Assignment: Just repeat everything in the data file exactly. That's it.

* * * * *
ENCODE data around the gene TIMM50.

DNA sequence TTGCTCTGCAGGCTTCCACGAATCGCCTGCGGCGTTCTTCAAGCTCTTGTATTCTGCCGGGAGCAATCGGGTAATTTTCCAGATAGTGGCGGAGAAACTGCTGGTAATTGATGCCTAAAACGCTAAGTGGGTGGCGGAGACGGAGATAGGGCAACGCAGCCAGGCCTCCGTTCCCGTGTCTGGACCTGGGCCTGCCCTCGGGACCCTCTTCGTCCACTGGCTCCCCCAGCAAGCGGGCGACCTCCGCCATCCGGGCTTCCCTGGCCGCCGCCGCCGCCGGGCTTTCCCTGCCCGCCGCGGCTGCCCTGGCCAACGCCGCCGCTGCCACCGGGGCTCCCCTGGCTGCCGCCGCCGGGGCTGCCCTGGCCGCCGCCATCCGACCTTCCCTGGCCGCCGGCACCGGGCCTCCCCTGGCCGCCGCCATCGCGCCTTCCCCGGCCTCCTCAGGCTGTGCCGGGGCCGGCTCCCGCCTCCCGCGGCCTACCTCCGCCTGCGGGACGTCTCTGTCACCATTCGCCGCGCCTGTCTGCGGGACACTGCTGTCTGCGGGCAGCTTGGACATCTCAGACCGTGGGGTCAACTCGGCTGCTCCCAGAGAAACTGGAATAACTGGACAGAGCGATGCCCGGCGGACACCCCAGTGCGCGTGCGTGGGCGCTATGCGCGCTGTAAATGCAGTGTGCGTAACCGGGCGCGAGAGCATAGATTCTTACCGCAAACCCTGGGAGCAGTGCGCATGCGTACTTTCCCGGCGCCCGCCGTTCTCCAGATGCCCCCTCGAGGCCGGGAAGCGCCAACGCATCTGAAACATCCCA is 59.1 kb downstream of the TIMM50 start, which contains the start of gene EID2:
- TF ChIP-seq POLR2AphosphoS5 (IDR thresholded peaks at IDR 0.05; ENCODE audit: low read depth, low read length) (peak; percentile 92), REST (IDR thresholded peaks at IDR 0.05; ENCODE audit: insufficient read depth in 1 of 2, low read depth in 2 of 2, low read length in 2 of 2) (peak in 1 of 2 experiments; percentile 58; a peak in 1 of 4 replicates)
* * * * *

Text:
ENCODE data around the gene TIMM50.

DNA sequence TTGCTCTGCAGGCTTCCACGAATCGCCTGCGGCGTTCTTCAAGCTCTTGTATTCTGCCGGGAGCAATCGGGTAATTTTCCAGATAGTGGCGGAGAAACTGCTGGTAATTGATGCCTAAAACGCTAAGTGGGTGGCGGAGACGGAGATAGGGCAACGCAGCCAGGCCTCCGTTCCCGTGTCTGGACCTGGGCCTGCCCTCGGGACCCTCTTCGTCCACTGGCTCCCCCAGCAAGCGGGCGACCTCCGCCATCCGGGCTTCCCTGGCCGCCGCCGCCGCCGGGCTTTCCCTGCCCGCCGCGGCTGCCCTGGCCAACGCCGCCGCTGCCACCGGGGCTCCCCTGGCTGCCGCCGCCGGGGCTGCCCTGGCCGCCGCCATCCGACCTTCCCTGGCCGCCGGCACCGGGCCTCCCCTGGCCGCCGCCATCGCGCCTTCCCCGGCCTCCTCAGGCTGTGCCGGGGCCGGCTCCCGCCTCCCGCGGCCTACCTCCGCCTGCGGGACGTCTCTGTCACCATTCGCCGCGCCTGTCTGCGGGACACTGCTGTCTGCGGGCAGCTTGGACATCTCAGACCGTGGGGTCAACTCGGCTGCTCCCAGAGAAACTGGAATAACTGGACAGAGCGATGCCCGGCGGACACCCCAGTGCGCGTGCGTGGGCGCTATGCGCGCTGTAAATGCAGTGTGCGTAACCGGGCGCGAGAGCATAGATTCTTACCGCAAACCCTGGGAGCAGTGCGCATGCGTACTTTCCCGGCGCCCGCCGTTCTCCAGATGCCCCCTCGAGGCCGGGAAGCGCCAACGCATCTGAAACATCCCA is 59.1 kb downstream of the TIMM50 start, which contains the start of gene EID2:
- TF ChIP-seq POLR2AphosphoS5 (IDR thresholded peaks at IDR 0.05; ENCODE audit: low read depth, low read length) (peak; percentile 92), REST (IDR thresholded peaks at IDR 0.05; ENCODE audit: insufficient read depth in 1 of 2, low read depth in 2 of 2, low read length in 2 of 2) (peak in 1 of 2 experiments; percentile 58; a peak in 1 of 4 replicates)